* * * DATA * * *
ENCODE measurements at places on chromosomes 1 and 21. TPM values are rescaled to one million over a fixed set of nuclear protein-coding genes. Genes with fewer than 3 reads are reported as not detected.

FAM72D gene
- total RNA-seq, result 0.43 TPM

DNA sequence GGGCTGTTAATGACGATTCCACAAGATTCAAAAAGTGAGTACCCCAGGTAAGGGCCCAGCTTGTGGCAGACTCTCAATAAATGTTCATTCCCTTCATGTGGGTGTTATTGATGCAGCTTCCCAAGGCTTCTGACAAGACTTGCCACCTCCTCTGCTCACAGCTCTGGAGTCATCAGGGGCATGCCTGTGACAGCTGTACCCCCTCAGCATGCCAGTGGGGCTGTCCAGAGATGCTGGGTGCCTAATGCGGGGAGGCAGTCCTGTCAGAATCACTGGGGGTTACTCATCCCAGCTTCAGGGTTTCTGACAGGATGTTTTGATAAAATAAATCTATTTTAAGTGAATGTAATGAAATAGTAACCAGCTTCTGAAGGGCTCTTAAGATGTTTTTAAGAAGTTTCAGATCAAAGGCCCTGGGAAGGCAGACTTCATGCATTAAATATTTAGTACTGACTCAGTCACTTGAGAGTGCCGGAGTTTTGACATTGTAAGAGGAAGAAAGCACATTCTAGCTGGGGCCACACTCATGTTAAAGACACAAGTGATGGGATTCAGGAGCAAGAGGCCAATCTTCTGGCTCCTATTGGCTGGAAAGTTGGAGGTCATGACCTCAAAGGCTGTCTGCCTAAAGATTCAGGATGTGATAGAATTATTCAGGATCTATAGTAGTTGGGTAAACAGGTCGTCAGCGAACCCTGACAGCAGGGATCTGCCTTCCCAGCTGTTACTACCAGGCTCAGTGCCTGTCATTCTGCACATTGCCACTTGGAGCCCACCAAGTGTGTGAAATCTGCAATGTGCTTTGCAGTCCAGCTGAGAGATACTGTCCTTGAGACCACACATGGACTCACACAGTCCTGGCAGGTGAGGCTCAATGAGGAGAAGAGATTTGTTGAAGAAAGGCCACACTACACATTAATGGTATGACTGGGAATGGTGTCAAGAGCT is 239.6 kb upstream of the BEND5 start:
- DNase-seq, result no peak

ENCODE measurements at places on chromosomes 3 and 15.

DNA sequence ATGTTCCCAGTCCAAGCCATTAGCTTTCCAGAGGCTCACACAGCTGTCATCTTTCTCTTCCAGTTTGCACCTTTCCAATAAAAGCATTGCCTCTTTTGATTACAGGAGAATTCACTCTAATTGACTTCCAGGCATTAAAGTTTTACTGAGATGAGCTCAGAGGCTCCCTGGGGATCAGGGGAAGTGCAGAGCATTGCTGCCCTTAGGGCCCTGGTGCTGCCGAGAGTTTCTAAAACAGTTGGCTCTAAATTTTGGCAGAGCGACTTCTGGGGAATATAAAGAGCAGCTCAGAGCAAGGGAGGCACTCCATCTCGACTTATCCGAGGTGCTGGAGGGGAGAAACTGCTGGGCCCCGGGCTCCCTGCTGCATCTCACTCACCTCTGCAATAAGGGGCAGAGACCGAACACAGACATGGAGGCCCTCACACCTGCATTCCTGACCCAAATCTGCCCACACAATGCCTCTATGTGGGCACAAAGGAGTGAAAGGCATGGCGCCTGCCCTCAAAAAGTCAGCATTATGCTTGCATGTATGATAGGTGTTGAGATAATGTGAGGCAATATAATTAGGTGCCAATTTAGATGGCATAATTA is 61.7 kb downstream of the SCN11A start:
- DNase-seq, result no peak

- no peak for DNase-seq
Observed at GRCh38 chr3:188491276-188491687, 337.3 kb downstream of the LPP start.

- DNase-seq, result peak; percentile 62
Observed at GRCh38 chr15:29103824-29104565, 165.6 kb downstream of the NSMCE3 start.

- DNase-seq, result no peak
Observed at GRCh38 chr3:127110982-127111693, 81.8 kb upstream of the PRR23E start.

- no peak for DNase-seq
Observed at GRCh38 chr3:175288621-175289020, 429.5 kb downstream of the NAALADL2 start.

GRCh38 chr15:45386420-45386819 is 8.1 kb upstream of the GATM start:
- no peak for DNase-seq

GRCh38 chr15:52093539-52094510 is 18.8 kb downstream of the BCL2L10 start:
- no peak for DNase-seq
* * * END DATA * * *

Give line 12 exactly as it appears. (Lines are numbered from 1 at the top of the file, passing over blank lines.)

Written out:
Observed at GRCh38 chr15:29103824-29104565, 165.6 kb downstream of the NSMCE3 start.